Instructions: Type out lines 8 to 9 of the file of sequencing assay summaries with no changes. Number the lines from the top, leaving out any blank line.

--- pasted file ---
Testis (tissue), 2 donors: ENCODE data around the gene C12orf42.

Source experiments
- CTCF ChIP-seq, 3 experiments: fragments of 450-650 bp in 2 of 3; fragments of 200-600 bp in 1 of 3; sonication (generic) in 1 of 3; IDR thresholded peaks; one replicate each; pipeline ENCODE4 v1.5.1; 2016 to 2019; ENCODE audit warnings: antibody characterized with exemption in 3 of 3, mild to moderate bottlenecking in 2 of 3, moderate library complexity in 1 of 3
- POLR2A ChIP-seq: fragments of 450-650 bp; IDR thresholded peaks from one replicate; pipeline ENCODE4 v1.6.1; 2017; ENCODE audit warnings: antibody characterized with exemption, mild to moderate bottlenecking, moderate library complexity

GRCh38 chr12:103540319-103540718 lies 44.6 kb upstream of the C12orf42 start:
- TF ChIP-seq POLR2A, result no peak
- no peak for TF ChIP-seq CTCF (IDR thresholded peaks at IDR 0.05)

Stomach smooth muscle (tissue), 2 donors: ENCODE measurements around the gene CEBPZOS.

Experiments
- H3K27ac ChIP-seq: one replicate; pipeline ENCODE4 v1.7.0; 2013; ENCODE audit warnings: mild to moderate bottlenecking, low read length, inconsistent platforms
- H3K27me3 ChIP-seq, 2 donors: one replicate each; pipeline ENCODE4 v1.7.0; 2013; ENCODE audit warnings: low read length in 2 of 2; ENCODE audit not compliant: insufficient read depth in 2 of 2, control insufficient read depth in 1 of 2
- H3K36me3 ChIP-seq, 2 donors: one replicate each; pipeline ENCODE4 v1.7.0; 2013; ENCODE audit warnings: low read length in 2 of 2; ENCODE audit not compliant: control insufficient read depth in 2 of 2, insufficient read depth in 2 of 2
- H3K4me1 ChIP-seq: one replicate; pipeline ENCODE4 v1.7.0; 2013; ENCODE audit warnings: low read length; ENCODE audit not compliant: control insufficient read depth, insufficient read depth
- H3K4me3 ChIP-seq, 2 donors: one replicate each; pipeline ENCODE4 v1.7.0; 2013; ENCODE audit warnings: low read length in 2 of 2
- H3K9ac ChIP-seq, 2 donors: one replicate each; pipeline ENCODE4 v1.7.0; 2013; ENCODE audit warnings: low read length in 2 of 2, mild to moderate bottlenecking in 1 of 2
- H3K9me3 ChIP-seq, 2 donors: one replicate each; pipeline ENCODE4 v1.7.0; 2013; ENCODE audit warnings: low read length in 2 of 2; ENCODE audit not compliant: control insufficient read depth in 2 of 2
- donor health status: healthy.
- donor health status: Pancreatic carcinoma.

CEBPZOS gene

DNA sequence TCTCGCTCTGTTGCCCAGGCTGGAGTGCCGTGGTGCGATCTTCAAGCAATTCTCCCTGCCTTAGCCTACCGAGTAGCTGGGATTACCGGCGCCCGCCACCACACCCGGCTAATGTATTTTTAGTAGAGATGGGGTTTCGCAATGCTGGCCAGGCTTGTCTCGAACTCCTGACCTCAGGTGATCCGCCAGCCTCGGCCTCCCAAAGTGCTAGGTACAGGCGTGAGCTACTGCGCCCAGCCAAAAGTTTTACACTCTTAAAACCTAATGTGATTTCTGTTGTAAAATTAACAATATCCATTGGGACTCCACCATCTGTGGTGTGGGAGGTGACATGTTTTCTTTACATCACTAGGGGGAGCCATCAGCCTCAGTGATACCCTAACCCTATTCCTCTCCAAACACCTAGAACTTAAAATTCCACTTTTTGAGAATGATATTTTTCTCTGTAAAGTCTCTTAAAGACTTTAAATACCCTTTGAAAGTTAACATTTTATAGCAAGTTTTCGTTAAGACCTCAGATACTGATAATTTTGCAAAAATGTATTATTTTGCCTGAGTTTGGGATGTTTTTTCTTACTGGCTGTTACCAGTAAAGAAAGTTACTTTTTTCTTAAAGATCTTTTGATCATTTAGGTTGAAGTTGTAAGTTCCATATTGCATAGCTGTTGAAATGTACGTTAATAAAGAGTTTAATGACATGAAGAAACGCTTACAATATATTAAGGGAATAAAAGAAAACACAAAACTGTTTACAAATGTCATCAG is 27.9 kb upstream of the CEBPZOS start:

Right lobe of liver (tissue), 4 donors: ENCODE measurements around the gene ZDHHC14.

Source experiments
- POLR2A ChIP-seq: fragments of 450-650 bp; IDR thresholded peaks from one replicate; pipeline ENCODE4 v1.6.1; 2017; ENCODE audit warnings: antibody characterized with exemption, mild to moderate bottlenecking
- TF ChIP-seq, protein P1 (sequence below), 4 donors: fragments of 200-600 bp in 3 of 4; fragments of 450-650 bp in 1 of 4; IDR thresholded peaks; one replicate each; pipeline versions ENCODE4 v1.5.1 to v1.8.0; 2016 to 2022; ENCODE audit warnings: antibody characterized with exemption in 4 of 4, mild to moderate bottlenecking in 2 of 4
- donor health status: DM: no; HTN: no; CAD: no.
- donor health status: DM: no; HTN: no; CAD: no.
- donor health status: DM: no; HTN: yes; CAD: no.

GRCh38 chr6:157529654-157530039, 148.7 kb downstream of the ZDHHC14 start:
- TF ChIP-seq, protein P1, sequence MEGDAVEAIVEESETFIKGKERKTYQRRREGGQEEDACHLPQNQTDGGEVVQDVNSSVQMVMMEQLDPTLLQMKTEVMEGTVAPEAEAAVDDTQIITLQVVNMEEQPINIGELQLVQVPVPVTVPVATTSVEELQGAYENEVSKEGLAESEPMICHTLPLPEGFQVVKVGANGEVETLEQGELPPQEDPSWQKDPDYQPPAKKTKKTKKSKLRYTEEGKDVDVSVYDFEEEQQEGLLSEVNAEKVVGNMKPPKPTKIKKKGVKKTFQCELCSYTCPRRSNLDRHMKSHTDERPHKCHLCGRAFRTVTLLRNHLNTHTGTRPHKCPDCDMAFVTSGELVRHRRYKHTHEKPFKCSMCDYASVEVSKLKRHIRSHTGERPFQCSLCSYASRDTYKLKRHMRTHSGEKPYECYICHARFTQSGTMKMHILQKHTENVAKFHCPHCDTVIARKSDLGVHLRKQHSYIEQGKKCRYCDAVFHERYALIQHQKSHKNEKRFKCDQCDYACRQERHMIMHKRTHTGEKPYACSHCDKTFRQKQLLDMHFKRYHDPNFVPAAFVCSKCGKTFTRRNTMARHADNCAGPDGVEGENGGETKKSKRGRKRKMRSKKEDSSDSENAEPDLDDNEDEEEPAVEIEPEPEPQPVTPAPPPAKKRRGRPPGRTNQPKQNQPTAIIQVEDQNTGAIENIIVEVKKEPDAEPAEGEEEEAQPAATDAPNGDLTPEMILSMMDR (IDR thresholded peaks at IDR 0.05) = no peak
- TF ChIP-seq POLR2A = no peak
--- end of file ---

Stomach smooth muscle (tissue), 2 donors: ENCODE measurements around the gene CEBPZOS.

Experiments